The Housestaff Incentive Program (HIP) is an innovative partnership between UCSF Medical Center and the Department of Graduate Medical Education, whereby residents and fellows receive financial incentives tied to achievement of medical center quality goals. Beginning in the 2009-10 academic year, each department set one quality goal (in addition to 3 common goals across all training programs).
The Internal Medicine Residency Program focused our initial quality goal on improving inpatient resident teams' communication with primary care physicians, and developed a multifaceted quality improvement program (PDF)to target this goal. The project successfully improved documented rates of communication with PCP's from 55% of discharges to nearly 90% of discharges, with an associated improvement in PCP satisfaction with communication from the inpatient team. The results of this project were published in the American Journal of Medical Quality.
The residency program continued to build on the success of the PCP communication project by targeting communication with primary physicians at the time of hospital discharge. The quality goal for this academic year was to complete 75% of discharge summaries on the day of discharge. This goal was developed in conjunction with the Division of Hospital Medicine's effort to implement an electronic discharge summary (PDF), which was launched in the fall of 2010. This project was also successful, resulting in improvement in both timeliness and quality of discharge summaries. These results have been sustained since the conclusion of the formal QI project, and have been published in BMJ Quality and Safety.
In 2011, we initiated an effort to improve patient-centered care at times of care transitions by increasing the rate and quality of patients Advanced Care Planning (ACP) documentation. This project was designed and led by a group of 2nd and 3rd-year residents, and involved creation of an ACP template embedded in the electronic medical record, education of housestaff and attendings on high-quality ACP discussions and documentation, and regular team-specific performance feedback. This project resulted in an increase in ACP documentation at discharge from less than 20% of discharges to over 85% of discharges, with this improvement being sustained over the final 8 months of the academic year. This innovative project was featured in the New York Times health blog and was subsequently published in JAMA Internal Medicine.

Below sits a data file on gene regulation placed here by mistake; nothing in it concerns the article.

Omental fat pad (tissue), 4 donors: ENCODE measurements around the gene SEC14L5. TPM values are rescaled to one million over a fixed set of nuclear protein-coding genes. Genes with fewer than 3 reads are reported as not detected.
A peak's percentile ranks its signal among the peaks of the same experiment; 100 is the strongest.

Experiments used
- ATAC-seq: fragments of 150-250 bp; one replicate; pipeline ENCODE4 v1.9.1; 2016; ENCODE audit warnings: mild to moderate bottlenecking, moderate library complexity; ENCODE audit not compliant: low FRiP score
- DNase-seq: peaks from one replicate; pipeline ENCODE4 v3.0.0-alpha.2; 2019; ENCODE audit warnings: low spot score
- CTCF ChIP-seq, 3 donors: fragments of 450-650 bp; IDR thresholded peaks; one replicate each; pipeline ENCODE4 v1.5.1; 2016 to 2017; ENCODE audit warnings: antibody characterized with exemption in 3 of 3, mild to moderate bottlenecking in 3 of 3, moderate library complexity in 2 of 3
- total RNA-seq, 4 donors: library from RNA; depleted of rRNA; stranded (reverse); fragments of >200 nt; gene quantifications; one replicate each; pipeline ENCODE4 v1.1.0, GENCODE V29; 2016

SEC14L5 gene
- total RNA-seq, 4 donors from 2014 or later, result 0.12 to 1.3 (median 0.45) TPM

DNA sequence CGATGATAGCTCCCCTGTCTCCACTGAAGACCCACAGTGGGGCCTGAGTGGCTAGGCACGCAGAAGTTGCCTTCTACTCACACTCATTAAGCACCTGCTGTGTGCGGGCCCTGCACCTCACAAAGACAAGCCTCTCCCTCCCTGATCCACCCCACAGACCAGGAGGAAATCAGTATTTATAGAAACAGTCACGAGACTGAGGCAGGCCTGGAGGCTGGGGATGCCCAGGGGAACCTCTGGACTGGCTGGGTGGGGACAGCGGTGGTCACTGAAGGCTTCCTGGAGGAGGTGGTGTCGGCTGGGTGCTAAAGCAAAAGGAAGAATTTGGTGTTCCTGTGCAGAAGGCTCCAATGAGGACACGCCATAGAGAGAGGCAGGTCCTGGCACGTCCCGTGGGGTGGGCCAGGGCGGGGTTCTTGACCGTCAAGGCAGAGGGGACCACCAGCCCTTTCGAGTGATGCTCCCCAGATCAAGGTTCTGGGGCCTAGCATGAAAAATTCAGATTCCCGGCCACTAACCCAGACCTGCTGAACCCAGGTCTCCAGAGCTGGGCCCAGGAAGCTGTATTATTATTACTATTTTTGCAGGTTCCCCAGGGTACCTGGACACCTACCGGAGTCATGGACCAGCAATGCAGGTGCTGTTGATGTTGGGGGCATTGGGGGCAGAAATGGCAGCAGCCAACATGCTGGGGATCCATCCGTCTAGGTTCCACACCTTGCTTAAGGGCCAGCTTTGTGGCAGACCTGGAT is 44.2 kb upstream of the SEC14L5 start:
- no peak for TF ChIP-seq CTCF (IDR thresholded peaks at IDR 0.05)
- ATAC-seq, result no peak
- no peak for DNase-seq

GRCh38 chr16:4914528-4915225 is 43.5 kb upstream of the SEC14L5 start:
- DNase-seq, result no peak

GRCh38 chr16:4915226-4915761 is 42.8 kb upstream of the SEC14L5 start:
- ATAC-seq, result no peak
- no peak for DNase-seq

In recognition of the patient safety concerns that can occur when admitted patients are boarded in the emergency room awaiting a bed, in 2012-13 the internal medicine residents implemented a QI project to reduce door-to-floor times for admitted patients. Thanks to a combination of educational interventions and system improvements, the project achieved a 10% reduction in overall door-to-floor time by reducing the time needed to complete admission orders. Through this project, patient flow through the emergency department was improved without any adverse patient care or educational consequences.
Our most recent program-wide project involved leveraging the capabilities of UCSF’s electronic medical record to attempt to improve patient satisfaction and communication among the multidisciplinary team at the time of hospital discharge. A group of 3rd year residents developed a program to improve the quality of the After-Visit Summary provided to patients at the time of discharge. This program targeted the completion of 3 essential elements of the AVS—the principal diagnosis, follow-up information, and patient instructions regarding medications, return precautions, and follow-up needs—with a goal of achieving a high-quality AVS for 75% of discharges. Through a combination of education, team-specific data feedback, and individual feedback, the goal was again accomplished, with 82% of patients discharged from UCSF receiving a high-quality AVS.
See the links below for additional information:
- UCSF Resident and Fellow QI Incentive Program
- Division of Hospital Medicine's Improving Discharge Process
- UCSF/Project BOOST Discharge Improvement Initiatives (PDF)
For additional information or questions please contact:
Sumant Ranji, MD
Associate Professor of Clinical Medicine
Associate Program Director for Residency Program